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Maintaining open files and broken oplocks

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  • Hi all,

    I have developed and am currently maintaining a PDF reader/editor app. We're having some problems with the file IO, using StorageFiles and streams. This post might be somewhat long winded, so bear with me.

    We are using a Bug Reporting package to give us crash data. The most common crash has the following stacktrace:

    0System.Exception: The handle with which this oplock was associated has been closed. The oplock is now broken.
    1
    2The handle with which this oplock was associated has been closed. The oplock is now broken.

    We've only ever seen it once in-house, over many hours of developing and testing, and it happened when the app was

    just switched out, which might mean that the app was about to suspend or something.

    I've also managed to break the oplock by switching away from the app, then open the same file in another program, then modifying and saving it in the other program. When my program comes back into view the oplock is broken. I added a check for this and made the app re-open the file if the oplock was broken in this instance.

    The way we are using the StorageFile is as follows.

    The user selects a StorageFile with the file picker. We then create a PDF document class, which maintains a reference to the StorageFile under the hood. We then open the stream for reading using StorageFile::OpenAsync(FileAccessMode::Read).

    In order to optimize performance, the stream is never closed again until the PDF document is disposed.

    Also, different threads might be reading simultaneously. When this happens, we clone the stream and the other thread reads using the exact same method.

    We have an auto-save function, which will try to save the document every 30 seconds if it is modified. In that case, we open a read-write stream (StorageFile::OpenAsync(FileAccessMode::Read)). We close all the read streams, save, and then re-open (at least, this is the intention. If this isn't done correctly, could this cause a problem?).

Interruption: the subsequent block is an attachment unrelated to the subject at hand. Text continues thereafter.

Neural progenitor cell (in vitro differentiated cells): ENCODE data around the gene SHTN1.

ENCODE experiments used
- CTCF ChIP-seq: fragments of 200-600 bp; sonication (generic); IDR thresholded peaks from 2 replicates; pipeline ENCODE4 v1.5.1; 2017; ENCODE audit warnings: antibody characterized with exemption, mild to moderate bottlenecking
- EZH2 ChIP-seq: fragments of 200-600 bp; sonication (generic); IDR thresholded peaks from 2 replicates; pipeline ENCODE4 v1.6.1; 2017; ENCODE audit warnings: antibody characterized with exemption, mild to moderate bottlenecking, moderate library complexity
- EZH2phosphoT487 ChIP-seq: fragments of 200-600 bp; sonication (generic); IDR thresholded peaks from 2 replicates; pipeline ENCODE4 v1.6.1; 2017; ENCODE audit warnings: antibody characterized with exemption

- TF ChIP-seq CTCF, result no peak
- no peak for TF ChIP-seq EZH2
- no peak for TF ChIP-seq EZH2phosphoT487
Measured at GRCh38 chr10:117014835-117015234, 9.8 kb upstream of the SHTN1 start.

At the end, I was wondering if there was anyone here with more experience with these things, as we sort of feel like we're fumbling in the dark. Using StorageFiles, what can cause this to happen? What does Windows 8 do to an app when it's suspended in terms of open files? Could it be a timing issue? Could/Should I close the document while the app is suspended and then re-load the state when it is resumed?

    Also, I found this: http://stackoverflow.com/questions/13792518/exception-when-reading-text-from-the-file-using-fileio-readtextasync

    But I haven't been able to reproduce this issue in a sample app even when trying really hard to read and write from/to a file with multiple threads.

    I realize this is quite open-ended, but I would appreciate any suggestions.

    Thanks,

    Tomas

    Tuesday, June 24, 2014 8:19 PM

All replies

  • We had the same issue with an app here at MS and the root cause was investigated. In a nutshell, the OPLOCks do not close automatically when an app is suspended. You should ensure that all open file handles are closed on app suspend.  They should break when the app terminates.

    I don't know if this is your entire issue, but hopefully this will prevent some of the problems.

    Matt Small - Microsoft Escalation Engineer - Forum Moderator
    If my reply answers your question, please mark this post as answered.

    NOTE: If I ask for code, please provide something that I can drop directly into a project and run (including XAML), or an actual application project. I'm trying to help a lot of people, so I don't have time to figure out weird snippets with undefined objects and unknown namespaces.

    Wednesday, June 25, 2014 12:29 PM
    Moderator
  • Thanks for the feedback Matt.

    It sounds plausible that this somehow is the cause.

    I'd just like to confirm a few things before I dive into a fairly substantial addition to our app to implement this.

    What you're saying sounds like it should be a problem if another app wants access to the same file. But it doesn't exactly explain why our app is crashing. The main question I have is: does the OS sometimes rip away the oplock from under our feet while in a suspended state?

    Best Regards,

    Tomas Hofmann


    Thursday, July 3, 2014 7:04 PM
  • I don't think that it matters about cuoncurrent access at all. It seems more likely that a file handle is opened, the oplock is on the file, and then the app goes into suspend mode.  The file handle closes but the oplock still exists, and then it throws this exception at that time.  That's why you need to explicitly close the files during suspend.

    Matt Small - Microsoft Escalation Engineer - Forum Moderator
    If my reply answers your question, please mark this post as answered.

    NOTE: If I ask for code, please provide something that I can drop directly into a project and run (including XAML), or an actual application project. I'm trying to help a lot of people, so I don't have time to figure out weird snippets with undefined objects and unknown namespaces.

    Thursday, July 3, 2014 7:19 PM
    Moderator